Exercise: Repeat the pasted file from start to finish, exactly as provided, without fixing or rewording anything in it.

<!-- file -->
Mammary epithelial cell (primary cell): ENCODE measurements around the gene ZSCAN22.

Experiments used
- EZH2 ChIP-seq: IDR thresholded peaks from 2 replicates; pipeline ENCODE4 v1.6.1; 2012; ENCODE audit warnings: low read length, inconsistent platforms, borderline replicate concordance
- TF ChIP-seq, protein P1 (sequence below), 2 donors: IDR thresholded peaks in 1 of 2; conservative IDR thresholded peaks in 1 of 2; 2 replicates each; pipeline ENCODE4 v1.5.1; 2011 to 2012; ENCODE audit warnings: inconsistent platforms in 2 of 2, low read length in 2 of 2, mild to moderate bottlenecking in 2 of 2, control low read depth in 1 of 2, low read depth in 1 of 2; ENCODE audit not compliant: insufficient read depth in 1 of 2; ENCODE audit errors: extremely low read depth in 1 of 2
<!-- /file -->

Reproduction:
Mammary epithelial cell (primary cell): ENCODE measurements around the gene ZSCAN22.

Experiments used
- EZH2 ChIP-seq: IDR thresholded peaks from 2 replicates; pipeline ENCODE4 v1.6.1; 2012; ENCODE audit warnings: low read length, inconsistent platforms, borderline replicate concordance
- TF ChIP-seq, protein P1 (sequence below), 2 donors: IDR thresholded peaks in 1 of 2; conservative IDR thresholded peaks in 1 of 2; 2 replicates each; pipeline ENCODE4 v1.5.1; 2011 to 2012; ENCODE audit warnings: inconsistent platforms in 2 of 2, low read length in 2 of 2, mild to moderate bottlenecking in 2 of 2, control low read depth in 1 of 2, low read depth in 1 of 2; ENCODE audit not compliant: insufficient read depth in 1 of 2; ENCODE audit errors: extremely low read depth in 1 of 2